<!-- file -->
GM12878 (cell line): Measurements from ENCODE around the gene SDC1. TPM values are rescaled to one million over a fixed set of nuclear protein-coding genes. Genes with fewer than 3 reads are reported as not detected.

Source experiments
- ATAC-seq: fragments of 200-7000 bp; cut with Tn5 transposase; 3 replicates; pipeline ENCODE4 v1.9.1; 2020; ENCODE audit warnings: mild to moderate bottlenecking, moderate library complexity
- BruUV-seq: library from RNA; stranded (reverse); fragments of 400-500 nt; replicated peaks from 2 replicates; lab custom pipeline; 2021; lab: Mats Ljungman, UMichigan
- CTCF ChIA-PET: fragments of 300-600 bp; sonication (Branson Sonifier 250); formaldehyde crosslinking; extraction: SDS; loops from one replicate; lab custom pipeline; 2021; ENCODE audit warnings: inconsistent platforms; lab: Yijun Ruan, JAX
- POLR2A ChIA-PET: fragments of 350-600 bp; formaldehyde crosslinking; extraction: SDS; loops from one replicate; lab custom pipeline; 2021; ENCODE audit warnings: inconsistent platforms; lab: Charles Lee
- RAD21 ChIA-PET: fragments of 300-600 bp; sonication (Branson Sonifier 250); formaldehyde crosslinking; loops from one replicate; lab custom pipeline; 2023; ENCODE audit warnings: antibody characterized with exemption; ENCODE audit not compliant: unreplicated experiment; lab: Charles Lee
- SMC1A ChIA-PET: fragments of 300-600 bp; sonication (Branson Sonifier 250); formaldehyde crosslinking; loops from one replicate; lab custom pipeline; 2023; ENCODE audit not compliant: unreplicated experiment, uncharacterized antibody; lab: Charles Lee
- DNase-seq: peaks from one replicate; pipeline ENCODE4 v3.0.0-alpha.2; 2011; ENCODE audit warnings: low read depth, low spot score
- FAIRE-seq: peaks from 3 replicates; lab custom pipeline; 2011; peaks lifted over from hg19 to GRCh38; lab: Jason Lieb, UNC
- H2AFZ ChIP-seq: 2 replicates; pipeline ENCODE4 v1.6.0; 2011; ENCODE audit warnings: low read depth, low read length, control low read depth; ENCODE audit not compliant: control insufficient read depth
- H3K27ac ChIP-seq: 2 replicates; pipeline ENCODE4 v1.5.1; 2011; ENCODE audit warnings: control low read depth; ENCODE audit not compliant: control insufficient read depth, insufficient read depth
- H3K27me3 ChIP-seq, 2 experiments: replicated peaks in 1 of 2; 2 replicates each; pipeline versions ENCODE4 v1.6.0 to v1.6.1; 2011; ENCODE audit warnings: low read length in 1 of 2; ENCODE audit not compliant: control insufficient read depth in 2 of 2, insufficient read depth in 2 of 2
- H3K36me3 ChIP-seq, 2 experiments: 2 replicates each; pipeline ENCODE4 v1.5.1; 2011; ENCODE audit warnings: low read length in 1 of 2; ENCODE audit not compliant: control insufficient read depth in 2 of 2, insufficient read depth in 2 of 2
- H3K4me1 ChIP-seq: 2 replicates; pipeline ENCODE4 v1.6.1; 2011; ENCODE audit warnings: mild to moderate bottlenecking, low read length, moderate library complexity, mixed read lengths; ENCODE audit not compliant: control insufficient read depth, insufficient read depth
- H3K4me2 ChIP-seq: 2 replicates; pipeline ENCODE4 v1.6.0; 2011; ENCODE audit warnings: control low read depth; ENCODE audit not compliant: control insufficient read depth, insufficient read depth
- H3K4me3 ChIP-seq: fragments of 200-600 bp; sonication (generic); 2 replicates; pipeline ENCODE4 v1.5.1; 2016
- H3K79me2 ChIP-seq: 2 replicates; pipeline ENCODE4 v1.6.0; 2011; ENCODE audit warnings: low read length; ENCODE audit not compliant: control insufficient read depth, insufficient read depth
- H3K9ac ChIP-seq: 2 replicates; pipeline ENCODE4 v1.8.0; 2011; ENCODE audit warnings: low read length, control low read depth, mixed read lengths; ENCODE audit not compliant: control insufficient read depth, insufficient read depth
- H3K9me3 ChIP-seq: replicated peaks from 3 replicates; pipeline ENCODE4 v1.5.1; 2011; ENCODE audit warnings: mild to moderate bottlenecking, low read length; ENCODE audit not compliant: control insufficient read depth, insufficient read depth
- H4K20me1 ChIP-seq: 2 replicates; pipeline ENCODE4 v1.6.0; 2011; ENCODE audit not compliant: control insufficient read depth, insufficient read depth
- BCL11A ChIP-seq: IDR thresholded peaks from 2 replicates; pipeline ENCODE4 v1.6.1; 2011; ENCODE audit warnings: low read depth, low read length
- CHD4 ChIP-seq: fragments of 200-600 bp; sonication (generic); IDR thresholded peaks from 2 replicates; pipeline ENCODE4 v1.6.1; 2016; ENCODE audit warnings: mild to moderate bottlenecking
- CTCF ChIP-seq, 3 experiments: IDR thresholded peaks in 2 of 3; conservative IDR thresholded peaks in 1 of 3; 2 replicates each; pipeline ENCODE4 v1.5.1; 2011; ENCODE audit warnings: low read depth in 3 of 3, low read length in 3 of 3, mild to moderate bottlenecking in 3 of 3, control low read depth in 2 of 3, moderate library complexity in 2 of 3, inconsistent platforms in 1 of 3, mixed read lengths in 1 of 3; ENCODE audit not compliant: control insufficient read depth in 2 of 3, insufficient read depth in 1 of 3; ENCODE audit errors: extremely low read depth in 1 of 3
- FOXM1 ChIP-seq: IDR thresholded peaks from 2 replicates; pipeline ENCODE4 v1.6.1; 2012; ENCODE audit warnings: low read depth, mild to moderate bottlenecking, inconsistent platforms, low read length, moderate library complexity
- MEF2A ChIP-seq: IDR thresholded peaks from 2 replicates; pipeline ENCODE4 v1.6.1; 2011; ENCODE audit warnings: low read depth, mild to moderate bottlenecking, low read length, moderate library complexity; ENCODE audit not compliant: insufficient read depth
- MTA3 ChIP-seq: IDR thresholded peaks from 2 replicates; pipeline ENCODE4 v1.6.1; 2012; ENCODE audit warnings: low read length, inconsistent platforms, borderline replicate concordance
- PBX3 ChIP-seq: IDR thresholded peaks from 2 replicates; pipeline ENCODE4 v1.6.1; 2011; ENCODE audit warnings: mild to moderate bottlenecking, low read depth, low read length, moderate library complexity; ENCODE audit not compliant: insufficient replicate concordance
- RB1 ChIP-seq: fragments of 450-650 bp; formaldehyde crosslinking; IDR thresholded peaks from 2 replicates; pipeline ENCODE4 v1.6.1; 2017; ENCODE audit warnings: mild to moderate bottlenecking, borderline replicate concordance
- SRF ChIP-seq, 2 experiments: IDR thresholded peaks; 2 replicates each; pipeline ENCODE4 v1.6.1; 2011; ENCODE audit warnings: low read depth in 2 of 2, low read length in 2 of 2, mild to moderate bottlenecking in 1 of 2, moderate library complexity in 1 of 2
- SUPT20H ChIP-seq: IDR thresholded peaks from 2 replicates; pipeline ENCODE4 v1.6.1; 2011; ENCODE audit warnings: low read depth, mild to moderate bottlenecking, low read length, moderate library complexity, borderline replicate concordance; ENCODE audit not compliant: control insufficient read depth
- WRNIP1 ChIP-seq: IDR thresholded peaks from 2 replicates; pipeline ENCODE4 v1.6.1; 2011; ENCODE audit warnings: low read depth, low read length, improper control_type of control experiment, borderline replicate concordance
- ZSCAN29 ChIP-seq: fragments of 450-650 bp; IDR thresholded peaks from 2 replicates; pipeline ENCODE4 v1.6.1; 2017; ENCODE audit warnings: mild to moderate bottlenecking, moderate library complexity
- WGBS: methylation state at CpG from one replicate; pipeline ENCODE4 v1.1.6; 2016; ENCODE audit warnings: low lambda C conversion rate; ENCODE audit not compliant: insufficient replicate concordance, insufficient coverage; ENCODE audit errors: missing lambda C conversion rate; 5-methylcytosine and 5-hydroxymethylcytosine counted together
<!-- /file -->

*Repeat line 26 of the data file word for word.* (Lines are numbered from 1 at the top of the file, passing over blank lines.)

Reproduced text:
- MEF2A ChIP-seq: IDR thresholded peaks from 2 replicates; pipeline ENCODE4 v1.6.1; 2011; ENCODE audit warnings: low read depth, mild to moderate bottlenecking, low read length, moderate library complexity; ENCODE audit not compliant: insufficient read depth